Seven years ago, Facebook claimed not to support the 21st century’s new favorite communication tool, the animated GIF. Oh, how times have changed: Today, Facebook’s newest acquisition is one of the Internet’s most popular GIF hosting sites.
According to Facebook, about half of Giphy’s current traffic already comes from Facebook products, especially Instagram. That’s perhaps unsurprising, given that Facebook’s big three apps—WhatsApp, Instagram, and flagship Facebook—have literally billions of daily users among them.
Giphy was, in fact, the first service to make animated images work on Facebook. It created a workaround back in 2013, when Facebook’s now-laughable official stance was, « Facebook does not support animated GIFs. »
Although animated reaction images may seem (and kind of are) inconsequential in the grand scheme of things, the deal is likely to attract a significant amount of scrutiny from federal regulators. The Justice Department, Congress, and the Federal Trade Commission are already all delving into even the smallest, lowest-value acquisitions that Big Tech firms such as Facebook have made in the last decade, scouring them for patterns of anticompetitive behavior.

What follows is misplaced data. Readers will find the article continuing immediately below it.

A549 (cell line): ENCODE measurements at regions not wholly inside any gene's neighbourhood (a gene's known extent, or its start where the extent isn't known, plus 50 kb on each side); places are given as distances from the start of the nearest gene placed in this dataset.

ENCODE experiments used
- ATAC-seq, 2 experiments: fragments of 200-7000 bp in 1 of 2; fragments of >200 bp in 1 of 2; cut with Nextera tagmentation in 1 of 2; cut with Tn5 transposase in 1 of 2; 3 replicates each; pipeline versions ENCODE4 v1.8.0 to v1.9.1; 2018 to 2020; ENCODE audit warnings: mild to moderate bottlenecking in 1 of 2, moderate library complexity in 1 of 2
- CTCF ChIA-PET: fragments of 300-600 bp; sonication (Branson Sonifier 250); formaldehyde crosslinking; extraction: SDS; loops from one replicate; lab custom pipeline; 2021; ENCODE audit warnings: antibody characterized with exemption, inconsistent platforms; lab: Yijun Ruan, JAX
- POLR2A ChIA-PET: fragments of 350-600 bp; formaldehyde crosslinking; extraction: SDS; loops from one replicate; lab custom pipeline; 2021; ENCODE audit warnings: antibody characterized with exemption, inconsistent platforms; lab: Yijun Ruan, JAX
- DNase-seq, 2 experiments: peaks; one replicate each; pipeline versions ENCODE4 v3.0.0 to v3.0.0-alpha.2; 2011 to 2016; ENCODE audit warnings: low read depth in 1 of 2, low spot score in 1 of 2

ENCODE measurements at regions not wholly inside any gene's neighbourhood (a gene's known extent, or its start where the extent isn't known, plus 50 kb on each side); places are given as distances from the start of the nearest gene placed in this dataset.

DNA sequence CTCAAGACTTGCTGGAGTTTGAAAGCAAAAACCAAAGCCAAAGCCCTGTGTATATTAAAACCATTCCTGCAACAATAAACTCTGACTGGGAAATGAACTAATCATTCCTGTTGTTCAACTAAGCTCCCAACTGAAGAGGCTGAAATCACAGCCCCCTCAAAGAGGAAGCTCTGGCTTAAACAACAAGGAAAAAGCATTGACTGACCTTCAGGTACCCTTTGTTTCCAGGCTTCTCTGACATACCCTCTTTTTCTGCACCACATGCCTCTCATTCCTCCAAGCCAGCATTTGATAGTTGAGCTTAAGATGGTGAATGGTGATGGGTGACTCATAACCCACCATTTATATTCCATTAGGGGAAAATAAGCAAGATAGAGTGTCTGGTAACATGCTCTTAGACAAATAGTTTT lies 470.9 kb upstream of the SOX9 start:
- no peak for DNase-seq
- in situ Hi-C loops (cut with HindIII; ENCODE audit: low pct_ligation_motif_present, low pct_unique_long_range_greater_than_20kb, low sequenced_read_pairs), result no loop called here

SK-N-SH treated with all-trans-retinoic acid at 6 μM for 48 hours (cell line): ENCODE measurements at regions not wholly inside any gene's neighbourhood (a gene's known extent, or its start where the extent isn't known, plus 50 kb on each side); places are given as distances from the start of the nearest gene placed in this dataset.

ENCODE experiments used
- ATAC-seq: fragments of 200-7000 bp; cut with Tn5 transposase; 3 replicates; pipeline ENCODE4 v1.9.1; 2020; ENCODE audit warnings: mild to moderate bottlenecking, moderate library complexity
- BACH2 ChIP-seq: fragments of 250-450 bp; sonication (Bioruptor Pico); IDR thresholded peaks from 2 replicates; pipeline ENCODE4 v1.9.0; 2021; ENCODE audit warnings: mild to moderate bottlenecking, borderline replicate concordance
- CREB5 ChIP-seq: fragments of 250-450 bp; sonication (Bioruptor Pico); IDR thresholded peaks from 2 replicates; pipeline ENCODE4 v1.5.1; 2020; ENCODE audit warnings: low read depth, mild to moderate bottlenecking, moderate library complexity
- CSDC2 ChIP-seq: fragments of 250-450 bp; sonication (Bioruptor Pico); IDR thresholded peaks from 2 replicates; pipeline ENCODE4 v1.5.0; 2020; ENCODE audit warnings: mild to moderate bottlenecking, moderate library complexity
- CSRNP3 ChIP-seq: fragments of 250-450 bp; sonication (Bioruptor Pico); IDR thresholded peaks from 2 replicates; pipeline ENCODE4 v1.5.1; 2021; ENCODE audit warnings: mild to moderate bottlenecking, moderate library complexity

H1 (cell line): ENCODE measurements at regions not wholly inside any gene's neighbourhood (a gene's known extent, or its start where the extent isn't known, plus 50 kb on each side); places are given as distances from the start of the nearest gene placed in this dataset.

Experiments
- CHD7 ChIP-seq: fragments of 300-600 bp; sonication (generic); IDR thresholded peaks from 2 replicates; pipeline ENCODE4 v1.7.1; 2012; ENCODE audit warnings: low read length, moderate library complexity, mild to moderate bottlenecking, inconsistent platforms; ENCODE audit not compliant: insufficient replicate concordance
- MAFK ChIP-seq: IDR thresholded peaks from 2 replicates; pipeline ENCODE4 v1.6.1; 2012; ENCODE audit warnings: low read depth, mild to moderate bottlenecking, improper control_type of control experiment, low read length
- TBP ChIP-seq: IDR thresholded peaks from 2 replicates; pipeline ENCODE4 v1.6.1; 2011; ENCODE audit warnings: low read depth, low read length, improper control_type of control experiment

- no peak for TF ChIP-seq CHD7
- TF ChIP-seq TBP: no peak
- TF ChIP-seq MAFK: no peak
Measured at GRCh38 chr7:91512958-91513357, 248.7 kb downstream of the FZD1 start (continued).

Giphy is by no means the only GIF search and hosting platform on the Internet, but it is one of the largest. Several other platforms, including Twitter, use its API for GIF support.
Both Facebook and Giphy promised that access will continue. In its announcement, Giphy specifically said, « For our API/SDK partners and developers: GIPHY’s GIFs, Stickers, Emojis, etc. aren’t going anywhere. We will continue to make GIPHY openly available to the wider ecosystem. »
What the announcements did not mention, however, is that making Giphy a Facebook company can give Facebook access to all the data generated by those searches and API calls from other platforms. And using acquisitions to gather data on competitors is exactly the sort of behavior Facebook is under investigation for right now.